Detroit Public Schools’ Last MANN Standing: Honoring DPSCD’s Evelyn Mann After 43 Years of Service


After forty-three years of service, a matriarch in education is calling it quits.  With the energy tantamount to her younger counterparts, Detroit Public Schools Community District educator, Evelyn Mann, is as lively as the rest.  Nevertheless, she has decided to retire at the end of the 2018-2019 school year.  Mann, who has seen it all could arguably hold the current record as an active and continued employee of the school district that has changed names, leaders, and hands, but for the sixty-five year old, her mission has always been “people and children.”

Over the years, Mrs. Mann has witnessed the changes of a school district that once boasted neighborhood schools, high enrollment and test scores, to a changed educational landscape of increased charter schools, school closures, state takeovers, and deficits. As an educator she saw her share, and participated in, teacher strikes, lay-offs, and a sore spot for her daughter’s own involvement in administrative scandal that undermined families’ and teachers confidence in the school system.  Nevertheless, this did not dissuade her hope in her profession and allegiance to her sole employee of more than four decades.

A graduate of Northeastern High School in 1971, a young Evelyn Rias Wilbourn (her name prior to remarrying) would cut her teeth in her craft at her alma mater in 1975 as a teacher.  As she recalls, “Dr. Wilson, the principal, called me into his office and said Mrs. Wilbourn, have you been down to the Board?  I said no”. Mrs. Mann, who had been on the job for more than a few weeks reflected on how things were much different then.  “Back then they just helped you.  Everything was about community and it was easy to take a chance on the students you graduated.  Your diploma and training meant something.”  She said she had begun work without signing a contract as she had merely gone back to the neighborhood school where she also was a coop student in high school and was given an opportunity.  “He said [Dr. Wilson] we are going to pay you, but you have to go downtown to sign your contract to substitute teach,” says Mrs. Mann.  “You had to be a sub first but the good part about it was, teachers could take a leave to go abroad and explore new opportunities, so the teacher [she replaced] had taken a leave, so I was in her class, and I was there every day,” she recalls.  Her presence and her attendance record has always been beyond reproach, Mrs. Mann is known for her commitment and has more than a school year’s worth of sick days that she has refused to abuse though she will not be able to cash in as an incentive upon retirement.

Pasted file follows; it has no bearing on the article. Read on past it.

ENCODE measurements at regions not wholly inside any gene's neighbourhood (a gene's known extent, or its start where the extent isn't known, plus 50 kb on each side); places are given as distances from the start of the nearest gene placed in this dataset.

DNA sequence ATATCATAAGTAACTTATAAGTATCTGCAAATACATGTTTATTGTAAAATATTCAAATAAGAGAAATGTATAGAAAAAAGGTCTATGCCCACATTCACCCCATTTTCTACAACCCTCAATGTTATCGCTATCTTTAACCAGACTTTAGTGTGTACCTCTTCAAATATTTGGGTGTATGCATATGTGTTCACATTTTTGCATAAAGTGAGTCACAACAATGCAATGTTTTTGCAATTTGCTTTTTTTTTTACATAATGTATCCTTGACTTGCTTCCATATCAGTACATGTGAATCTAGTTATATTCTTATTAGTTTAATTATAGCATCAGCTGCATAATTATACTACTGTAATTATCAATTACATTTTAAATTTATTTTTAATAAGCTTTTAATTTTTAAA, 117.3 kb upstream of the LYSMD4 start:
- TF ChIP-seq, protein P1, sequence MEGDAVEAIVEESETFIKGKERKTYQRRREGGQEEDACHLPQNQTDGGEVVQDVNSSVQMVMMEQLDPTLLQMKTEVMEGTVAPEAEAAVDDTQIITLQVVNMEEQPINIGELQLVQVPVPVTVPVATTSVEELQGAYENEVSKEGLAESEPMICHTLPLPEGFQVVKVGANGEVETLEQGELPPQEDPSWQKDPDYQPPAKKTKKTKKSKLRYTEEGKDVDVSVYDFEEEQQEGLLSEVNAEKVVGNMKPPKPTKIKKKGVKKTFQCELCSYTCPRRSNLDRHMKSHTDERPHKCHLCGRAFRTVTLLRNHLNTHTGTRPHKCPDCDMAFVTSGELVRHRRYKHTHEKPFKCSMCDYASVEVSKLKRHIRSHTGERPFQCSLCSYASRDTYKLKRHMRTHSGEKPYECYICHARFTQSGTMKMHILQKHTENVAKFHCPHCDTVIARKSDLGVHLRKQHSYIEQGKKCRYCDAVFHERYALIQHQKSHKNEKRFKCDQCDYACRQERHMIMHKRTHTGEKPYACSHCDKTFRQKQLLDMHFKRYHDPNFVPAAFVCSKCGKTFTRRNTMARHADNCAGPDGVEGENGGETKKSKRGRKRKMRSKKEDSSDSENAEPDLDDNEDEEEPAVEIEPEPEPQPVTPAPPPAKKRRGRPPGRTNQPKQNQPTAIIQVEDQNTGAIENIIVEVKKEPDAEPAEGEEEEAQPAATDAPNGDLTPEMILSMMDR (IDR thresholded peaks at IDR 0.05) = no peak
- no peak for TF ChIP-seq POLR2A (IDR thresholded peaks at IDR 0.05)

When asked about why she thinks attendance is important she explains, “I think it’s important to have a strong work ethic and I like what I do.  I certainly think that things happen in life and because teaching is such an under appreciated profession, there is a need to self-care, but as teachers we must also be reminded about why we do it.  I cannot think of a job more important or rewarding than a teacher. I never got into it to be rich, but the work, and the difficulties these days in doing it, is deserving of a livable wage and respect across the board from leaders and the community.  For me, personally, I know that I have witnessed so much as a teacher, before being promoted to central office, that it is enough for a book.”  In 1987, Mrs. Mann was at work and partially mobile due to a surgery at the former Murray-Wright High School, when high school football player, Chester “Bo” Jackson was murdered and shots rang through the halls in the middle of lunchtime. Mrs. Mann reflects on how school violence was not something new in urban centers and how the issues of poverty, conflict, social climate and education are parsed too often when they have a semblance of intersectionality in order to address the systemic needs.  Mrs. Mann pauses for a moment from being her jovial self to a more serious reflection and mood, “there are still many good things, people just need to take the time to look for and know what and who they are,” she adds about the system and those who have been around.

Mrs. Mann, whose paperwork with the school district has tenure that goes back to 1971, is a wealth of institutional knowledge from culture to curriculum, but who knows that she exists?  “I have touched the lives of thousands of children who I was instrumental in them becoming good adults, those are the ones who count.”  The Detroit Public Schools has been her sole employer since college in the 1970s.  Her continued service with the schools has carried work acumen of commitment and a humble spirit that has never been big on titles or particular about positions.

She has worked hard to be a face that greets you with a smile and offer you a word of kindness with no respect of person.  Mrs. Mann, the first to graduate from high school and college in her family thanks to TRIO Upward Bound and a mother with an expectation, has been a substitute teacher, contract teacher, department head, and supervisor has worked in many schools to include Northeastern High School, Murray Wright High School, Osborn High School, Davie Aerospace, Ronald McNair Junior High, and Brenda Scott Middle School.  Currently, she oversees the Volunteer Reading Corps where she will leave her post in June 2019.  For a district that has seen seismic changes in hopes of providing a new face and feel for its residents, with a new name added to the old, Evelyn finds herself to be the last man standing.



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